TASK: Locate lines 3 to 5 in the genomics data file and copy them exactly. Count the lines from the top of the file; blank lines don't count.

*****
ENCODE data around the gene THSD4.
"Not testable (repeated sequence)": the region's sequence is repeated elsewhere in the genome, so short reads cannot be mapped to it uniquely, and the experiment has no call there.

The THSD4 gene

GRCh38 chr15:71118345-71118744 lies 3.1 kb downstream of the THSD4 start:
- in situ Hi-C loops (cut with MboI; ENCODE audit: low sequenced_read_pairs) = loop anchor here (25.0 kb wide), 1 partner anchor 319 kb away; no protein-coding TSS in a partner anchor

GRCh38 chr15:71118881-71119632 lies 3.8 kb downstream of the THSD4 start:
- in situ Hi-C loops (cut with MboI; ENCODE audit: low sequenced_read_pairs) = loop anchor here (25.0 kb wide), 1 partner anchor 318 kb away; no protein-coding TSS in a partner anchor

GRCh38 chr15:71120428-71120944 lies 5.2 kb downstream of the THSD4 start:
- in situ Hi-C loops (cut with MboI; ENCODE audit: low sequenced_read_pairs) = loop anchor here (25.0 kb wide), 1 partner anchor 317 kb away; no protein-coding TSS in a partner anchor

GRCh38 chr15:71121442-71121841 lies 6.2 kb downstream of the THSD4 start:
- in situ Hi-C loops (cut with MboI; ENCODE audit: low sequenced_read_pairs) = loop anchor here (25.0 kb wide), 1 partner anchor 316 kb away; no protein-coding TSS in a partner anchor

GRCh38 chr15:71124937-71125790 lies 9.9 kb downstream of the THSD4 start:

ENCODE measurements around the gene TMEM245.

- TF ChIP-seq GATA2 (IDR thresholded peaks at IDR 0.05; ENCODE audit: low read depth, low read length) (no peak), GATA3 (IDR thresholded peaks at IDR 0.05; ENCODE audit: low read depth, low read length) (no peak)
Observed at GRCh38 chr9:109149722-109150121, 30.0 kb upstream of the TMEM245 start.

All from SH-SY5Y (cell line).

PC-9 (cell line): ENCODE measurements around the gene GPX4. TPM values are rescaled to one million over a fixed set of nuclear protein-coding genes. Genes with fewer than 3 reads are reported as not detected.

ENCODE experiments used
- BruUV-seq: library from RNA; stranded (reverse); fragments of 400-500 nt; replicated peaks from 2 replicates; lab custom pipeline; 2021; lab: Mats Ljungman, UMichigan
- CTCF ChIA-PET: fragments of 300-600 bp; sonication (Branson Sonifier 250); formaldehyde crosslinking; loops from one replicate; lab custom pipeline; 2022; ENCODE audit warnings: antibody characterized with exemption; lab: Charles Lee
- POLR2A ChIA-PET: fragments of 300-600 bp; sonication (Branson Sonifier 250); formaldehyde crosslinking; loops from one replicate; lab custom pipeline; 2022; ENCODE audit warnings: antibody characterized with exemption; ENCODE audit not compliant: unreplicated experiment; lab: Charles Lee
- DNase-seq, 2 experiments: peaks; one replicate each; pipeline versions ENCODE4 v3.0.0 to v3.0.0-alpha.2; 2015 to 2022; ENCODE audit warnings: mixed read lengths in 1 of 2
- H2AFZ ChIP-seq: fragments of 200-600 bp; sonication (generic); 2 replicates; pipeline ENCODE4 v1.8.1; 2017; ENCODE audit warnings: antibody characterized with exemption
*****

The THSD4 gene

GRCh38 chr15:71118345-71118744 lies 3.1 kb downstream of the THSD4 start:
- in situ Hi-C loops (cut with MboI; ENCODE audit: low sequenced_read_pairs) = loop anchor here (25.0 kb wide), 1 partner anchor 319 kb away; no protein-coding TSS in a partner anchor